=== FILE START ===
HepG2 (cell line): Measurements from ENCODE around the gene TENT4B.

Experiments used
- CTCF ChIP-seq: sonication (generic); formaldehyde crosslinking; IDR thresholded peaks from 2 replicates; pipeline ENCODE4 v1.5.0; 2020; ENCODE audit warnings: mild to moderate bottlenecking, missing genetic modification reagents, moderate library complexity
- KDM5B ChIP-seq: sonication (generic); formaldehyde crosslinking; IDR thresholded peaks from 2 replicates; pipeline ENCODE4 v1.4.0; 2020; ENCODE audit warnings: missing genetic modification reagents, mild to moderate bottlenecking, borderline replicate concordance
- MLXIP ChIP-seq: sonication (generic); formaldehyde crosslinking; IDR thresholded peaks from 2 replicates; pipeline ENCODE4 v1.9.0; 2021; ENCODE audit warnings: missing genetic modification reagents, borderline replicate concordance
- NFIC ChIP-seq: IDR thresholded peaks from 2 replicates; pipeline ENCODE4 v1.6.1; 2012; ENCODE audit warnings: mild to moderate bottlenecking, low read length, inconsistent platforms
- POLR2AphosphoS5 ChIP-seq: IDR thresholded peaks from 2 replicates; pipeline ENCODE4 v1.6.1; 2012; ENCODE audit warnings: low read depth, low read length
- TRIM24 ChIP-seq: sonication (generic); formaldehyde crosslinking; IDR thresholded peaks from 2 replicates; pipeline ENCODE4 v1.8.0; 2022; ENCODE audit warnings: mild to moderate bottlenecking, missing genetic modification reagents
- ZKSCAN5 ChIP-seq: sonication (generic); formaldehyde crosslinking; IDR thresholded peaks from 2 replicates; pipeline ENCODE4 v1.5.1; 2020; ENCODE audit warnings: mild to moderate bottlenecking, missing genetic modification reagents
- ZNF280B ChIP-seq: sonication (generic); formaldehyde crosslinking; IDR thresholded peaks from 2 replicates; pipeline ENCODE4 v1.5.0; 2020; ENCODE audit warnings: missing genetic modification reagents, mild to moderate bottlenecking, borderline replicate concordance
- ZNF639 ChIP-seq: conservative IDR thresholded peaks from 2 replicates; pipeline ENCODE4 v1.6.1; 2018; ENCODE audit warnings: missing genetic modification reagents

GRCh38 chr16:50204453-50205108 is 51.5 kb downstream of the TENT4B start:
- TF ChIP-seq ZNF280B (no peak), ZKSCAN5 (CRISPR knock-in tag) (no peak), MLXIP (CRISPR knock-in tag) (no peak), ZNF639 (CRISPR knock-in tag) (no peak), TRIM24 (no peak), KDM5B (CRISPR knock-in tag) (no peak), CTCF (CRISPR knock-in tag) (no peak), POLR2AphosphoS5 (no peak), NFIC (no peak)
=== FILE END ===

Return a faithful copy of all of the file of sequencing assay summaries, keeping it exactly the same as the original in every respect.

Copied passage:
HepG2 (cell line): Measurements from ENCODE around the gene TENT4B.

Experiments used
- CTCF ChIP-seq: sonication (generic); formaldehyde crosslinking; IDR thresholded peaks from 2 replicates; pipeline ENCODE4 v1.5.0; 2020; ENCODE audit warnings: mild to moderate bottlenecking, missing genetic modification reagents, moderate library complexity
- KDM5B ChIP-seq: sonication (generic); formaldehyde crosslinking; IDR thresholded peaks from 2 replicates; pipeline ENCODE4 v1.4.0; 2020; ENCODE audit warnings: missing genetic modification reagents, mild to moderate bottlenecking, borderline replicate concordance
- MLXIP ChIP-seq: sonication (generic); formaldehyde crosslinking; IDR thresholded peaks from 2 replicates; pipeline ENCODE4 v1.9.0; 2021; ENCODE audit warnings: missing genetic modification reagents, borderline replicate concordance
- NFIC ChIP-seq: IDR thresholded peaks from 2 replicates; pipeline ENCODE4 v1.6.1; 2012; ENCODE audit warnings: mild to moderate bottlenecking, low read length, inconsistent platforms
- POLR2AphosphoS5 ChIP-seq: IDR thresholded peaks from 2 replicates; pipeline ENCODE4 v1.6.1; 2012; ENCODE audit warnings: low read depth, low read length
- TRIM24 ChIP-seq: sonication (generic); formaldehyde crosslinking; IDR thresholded peaks from 2 replicates; pipeline ENCODE4 v1.8.0; 2022; ENCODE audit warnings: mild to moderate bottlenecking, missing genetic modification reagents
- ZKSCAN5 ChIP-seq: sonication (generic); formaldehyde crosslinking; IDR thresholded peaks from 2 replicates; pipeline ENCODE4 v1.5.1; 2020; ENCODE audit warnings: mild to moderate bottlenecking, missing genetic modification reagents
- ZNF280B ChIP-seq: sonication (generic); formaldehyde crosslinking; IDR thresholded peaks from 2 replicates; pipeline ENCODE4 v1.5.0; 2020; ENCODE audit warnings: missing genetic modification reagents, mild to moderate bottlenecking, borderline replicate concordance
- ZNF639 ChIP-seq: conservative IDR thresholded peaks from 2 replicates; pipeline ENCODE4 v1.6.1; 2018; ENCODE audit warnings: missing genetic modification reagents

GRCh38 chr16:50204453-50205108 is 51.5 kb downstream of the TENT4B start:
- TF ChIP-seq ZNF280B (no peak), ZKSCAN5 (CRISPR knock-in tag) (no peak), MLXIP (CRISPR knock-in tag) (no peak), ZNF639 (CRISPR knock-in tag) (no peak), TRIM24 (no peak), KDM5B (CRISPR knock-in tag) (no peak), CTCF (CRISPR knock-in tag) (no peak), POLR2AphosphoS5 (no peak), NFIC (no peak)